Montmartre: Paris’ artistic quarter

Montmartre is a hill that lends its name to the surrounding neighbourhood, a village within France’s capital. To avoid getting lost, look up and use the iconic Basilica of the Sacré-Coeur perched on top of the 130-metre-high slope to guide you. Younger than it looks, this Roman Catholic church only dates back to the early 20th century.

Take your pick of Paris Métro stops to reach Montmartre. The number 12 line features the most stations, closely followed by the number 2. If you want to visit the Sacrè-Couer, get off at Anvers on Line 2 and follow Rue de Steinkerque or leave Line 12 at Abbesses and walk along Eue Yvonne le Tac.

The Basilica of the Sacre-Couer is open to both sightseers and worshippers every day of the week from 6:00am to 10:30pm. The shop sells both souvenirs and prayer aids such as crucifixes, icons, and rosary beads. For those who wish to pray at night, you have to register at least 48 hours in advance: by email sent to, online, or by phone on +33 1 534 189 03.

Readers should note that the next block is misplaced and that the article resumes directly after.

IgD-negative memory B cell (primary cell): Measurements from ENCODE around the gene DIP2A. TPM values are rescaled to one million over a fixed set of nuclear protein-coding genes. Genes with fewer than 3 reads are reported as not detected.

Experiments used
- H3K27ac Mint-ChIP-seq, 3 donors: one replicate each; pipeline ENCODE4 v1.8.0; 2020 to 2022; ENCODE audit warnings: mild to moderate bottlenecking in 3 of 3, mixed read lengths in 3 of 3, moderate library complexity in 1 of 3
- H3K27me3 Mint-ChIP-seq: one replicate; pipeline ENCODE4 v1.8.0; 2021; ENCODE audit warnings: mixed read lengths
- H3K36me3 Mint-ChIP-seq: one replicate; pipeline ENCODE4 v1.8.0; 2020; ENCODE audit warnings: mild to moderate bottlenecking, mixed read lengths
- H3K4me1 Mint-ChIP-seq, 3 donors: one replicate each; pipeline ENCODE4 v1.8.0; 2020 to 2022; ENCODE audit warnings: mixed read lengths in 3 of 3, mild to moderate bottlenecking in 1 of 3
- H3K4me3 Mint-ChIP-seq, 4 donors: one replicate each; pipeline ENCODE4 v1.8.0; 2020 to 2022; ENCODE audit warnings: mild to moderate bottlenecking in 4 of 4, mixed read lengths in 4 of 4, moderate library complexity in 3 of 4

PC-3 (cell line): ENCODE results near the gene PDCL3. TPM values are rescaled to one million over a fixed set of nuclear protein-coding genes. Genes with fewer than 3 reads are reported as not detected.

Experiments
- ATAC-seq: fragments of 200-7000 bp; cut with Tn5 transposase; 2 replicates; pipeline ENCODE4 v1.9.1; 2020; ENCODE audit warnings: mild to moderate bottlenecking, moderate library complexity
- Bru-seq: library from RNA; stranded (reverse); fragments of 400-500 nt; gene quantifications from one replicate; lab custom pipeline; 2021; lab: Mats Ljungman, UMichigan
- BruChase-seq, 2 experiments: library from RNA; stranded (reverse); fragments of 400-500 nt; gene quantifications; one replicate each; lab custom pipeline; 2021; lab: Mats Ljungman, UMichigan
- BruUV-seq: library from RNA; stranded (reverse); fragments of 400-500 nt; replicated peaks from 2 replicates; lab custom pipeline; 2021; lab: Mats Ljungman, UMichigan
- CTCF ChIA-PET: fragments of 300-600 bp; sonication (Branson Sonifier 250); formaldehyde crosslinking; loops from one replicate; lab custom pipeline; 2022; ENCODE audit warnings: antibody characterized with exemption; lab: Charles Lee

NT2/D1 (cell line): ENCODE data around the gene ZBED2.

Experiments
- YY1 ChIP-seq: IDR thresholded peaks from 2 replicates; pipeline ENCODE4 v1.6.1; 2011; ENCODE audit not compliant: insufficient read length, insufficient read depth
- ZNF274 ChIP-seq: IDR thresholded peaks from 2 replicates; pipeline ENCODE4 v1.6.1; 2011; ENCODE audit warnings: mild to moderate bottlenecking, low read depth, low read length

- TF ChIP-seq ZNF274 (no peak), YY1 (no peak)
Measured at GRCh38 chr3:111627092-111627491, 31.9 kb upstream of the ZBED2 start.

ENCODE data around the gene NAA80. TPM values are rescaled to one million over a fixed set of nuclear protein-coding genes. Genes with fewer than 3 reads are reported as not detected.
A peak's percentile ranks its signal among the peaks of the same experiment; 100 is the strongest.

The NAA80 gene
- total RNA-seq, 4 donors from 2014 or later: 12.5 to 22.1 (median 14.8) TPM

Other sights to see in Montmartre include Rue Cortot’s Musée du Montmartre. This art gallery is located where Renoir had his studio. There’s even a room full of artwork chronicling the famous Cancan dance with several pastels on this theme from Toulouse-Lautrec who would draw as he watched the dancers go through their routines at the Moulin Rouge in nearby Pigalle.

What was once a cheap working-class place to live which attracted starving artists has metamorphosed into a trendy area populated by media types. Go retro at La Rideau de Fer in Rue André del Sarte. Where you can purchase some classic vinyl.

If you find the main drag in Montmartre too touristy, lose the crowds by slipping down one of the area’s many side streets. This is where you’ll find the neighbourhood’s best restaurants. Like Restaurant Miroir, a classic bistro in Rue des Martyrs.

Similarly tucked away is the Le Supercoin bar in Rue Baudelique. Where the ethos is to put your mobile away and engage in conversation. Over a beer pulled from three taps or one ordered from the five-page menu.

The nocturnal scene in Montmartre is a lively one, with the district home to some of Paris’ leading concert venues. These include Le Trianon in Boulevard Rochechouart which has reinvented itself somewhat since its days as the French capital’s first music hall. Similarly reborn is Elyseé Montmartre on the same boulevard.